He doesn't want to run for the seat and could help win the debt limit fight. So why do some Massachusetts Democrats want a less experienced appointee instead?
"All politics is local," the late Democratic House speaker Tip O'Neill famously observed, and Republican members of Congress who vote in fear of primary challenges from right-wing activists would probably agree. But sometimes, all politics is personal.
Consider the apparent role of personal animus, or mistrust, in machinations over the crucial, interim appointment to the U.S. Senate seat expected to be vacated by Secretary of State nominee John Kerry. A special election to fill Kerry's unfinished term will likely be held by the end of June, 2013, as Massachusetts law requires an election within 145 to 160 days of a seat being vacated. The governor will appoint someone to serve in the interim, and Governor Deval Patrick has pledged to appoint a caretaker who will not run in the special election.
Democratic leaders, justifiably worried about a likely comeback campaign by Scott Brown, are trying to avoid a battle in advance of the special election. So when Congressman Ed Markey, buoyed by $3 million in the bank, announced his candidacy in the special election, he was quickly anointed by the national and state Democratic establishment, to the chagrin of Congressman Mike Capuano, who is also considering running for Kerry's seat, along with Congressman Steve Lynch.
Enter former congressman Barney Frank, who announced last week he is seeking the interim appointment. Frank has a friendly relationship with Capuano and, since redistricting, has had a rather unfriendly one with Markey. Announcing his retirement last year, Frank accused Markey of using his influence in the state legislature to protect himself during redistricting to the detriment of others in the Massachusetts delegation, Frank in particular.
Declaring his interest in the seat, Frank reiterated his firm commitment not to run in the special election and noted persuasively that, in the interim, he is especially well-qualified to help resolve historic, pending fiscal debates. Markey apparently disagrees. He was "rankled" by the possibility of Frank's appointment, the Boston Globe reports, because he fears being "overshadowed" by him.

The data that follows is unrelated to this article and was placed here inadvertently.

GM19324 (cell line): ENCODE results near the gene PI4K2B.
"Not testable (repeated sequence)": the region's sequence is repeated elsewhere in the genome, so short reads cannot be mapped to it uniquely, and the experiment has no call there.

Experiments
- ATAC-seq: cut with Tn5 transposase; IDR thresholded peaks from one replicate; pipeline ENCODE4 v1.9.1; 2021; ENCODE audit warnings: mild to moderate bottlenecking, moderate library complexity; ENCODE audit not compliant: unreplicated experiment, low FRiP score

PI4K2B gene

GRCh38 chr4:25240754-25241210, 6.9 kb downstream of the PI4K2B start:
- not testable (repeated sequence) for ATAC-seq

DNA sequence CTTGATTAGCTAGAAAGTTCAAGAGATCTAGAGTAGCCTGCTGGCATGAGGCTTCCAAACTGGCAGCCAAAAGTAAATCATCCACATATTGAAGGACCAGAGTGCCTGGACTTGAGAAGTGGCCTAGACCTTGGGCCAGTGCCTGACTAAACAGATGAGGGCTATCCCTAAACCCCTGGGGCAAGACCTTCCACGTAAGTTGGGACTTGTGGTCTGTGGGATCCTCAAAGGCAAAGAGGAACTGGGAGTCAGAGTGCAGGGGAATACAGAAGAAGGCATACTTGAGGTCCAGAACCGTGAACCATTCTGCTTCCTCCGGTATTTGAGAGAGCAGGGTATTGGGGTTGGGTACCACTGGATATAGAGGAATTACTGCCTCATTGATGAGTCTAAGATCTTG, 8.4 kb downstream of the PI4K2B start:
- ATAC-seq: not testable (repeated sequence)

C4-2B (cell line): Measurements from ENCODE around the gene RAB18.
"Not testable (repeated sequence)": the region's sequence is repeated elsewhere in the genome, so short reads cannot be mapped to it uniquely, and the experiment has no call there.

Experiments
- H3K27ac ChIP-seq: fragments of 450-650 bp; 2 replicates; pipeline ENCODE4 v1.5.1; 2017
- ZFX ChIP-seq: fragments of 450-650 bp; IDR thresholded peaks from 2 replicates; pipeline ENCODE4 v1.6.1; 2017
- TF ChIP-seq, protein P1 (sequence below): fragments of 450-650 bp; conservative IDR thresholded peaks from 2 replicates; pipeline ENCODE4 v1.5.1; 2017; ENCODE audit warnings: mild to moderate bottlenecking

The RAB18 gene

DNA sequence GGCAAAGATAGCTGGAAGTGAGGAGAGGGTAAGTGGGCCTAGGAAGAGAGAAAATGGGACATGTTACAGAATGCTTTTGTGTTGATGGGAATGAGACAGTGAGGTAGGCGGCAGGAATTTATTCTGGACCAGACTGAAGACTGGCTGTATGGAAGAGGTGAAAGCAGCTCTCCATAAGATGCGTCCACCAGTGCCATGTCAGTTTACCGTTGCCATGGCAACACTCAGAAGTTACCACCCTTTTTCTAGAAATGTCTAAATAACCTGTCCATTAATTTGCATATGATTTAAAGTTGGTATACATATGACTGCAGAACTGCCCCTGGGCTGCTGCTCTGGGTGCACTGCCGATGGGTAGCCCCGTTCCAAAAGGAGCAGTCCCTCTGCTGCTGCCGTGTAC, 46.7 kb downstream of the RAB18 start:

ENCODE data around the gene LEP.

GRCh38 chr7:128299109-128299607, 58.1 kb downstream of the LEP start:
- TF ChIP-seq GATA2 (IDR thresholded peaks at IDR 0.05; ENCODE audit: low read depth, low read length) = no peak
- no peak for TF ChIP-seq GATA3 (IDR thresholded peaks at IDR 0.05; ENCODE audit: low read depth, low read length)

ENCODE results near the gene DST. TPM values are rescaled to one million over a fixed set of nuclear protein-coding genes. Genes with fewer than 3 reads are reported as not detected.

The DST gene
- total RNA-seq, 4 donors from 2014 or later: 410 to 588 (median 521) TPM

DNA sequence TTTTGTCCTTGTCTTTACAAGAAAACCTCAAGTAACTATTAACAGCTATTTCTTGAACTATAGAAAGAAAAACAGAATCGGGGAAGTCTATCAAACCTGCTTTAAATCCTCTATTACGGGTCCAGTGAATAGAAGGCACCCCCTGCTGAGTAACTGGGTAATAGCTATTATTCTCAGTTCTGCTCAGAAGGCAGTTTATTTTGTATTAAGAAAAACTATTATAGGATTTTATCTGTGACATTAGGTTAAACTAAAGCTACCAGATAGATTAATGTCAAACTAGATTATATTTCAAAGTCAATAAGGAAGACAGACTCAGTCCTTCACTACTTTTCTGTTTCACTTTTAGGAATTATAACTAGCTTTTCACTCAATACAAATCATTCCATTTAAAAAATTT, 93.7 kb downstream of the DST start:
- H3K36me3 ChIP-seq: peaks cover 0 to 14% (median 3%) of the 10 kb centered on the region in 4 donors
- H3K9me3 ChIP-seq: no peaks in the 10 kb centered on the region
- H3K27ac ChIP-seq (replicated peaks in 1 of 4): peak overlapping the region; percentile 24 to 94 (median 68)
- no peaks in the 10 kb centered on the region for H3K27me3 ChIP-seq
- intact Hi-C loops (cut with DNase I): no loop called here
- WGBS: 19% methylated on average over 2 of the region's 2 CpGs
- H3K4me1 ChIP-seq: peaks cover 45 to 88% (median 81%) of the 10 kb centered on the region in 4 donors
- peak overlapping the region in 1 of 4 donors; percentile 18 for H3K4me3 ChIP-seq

Enter political consultant Doug Rubin, advisor to Patrick, new Senator Elizabeth Warren, and many members of the state Democratic establishment that's supporting Markey. Not surprisingly, Rubin has announced his opposition to Frank's appointment: "[T]here are better options for MA Senate interim appointment," he tweeted.
Who might be more qualified than Barney Frank? Someone less qualified, according to Rubin. "(E)xperienced people are the ones creating the gridlock" in Washington," he told the Globe. We need to "get beyond the traditional names" to people who will bring "fresh ideas and energy to Washington."
I'll give Rubin the benefit of the doubt and assume he doesn't actually believe that inexperience is a virtue. I bet he doesn't consider his own experience as a political consultant a disadvantage that deprives him of "fresh ideas and energy." I bet he doesn't advise prospective clients not to hire him because he knows what he's doing. And I suspect he knows that it's inexperienced people -- mainly freshman Tea Party members of Congress -- not experienced people (like John Boehner), who have "created the gridlock in Washington."
But I do question Rubin's political acumen if he thinks rejecting Frank's bid for an interim appointment will help Markey win the special election for the seat. Frank can be trusted not to run. If he wanted to run for Senate, he'd say so. (Has anyone ever accused Barney Frank of not saying what he thinks?) Besides, Frank is newly married, in his early seventies, and has seemed relaxed and happy contemplating retirement. He will not be Markey's opponent, and serving as an interim senator, he could be Markey's friend.
Politically, Frank's visibility and the role he could play in the fiscal debates seem likely to help Democratic efforts to fend off Scott Brown, not hamper them. And Frank might naturally be more inclined to help Markey if he doesn't oppose Frank's interim appointment.
Of course, the deal may be done. Rubin denies speaking for the governor (or Elizabeth Warren), but even if that's true, he is speaking to the governor, as well as other state Democratic leaders. Too bad for Massachusetts, and the country, if they listen.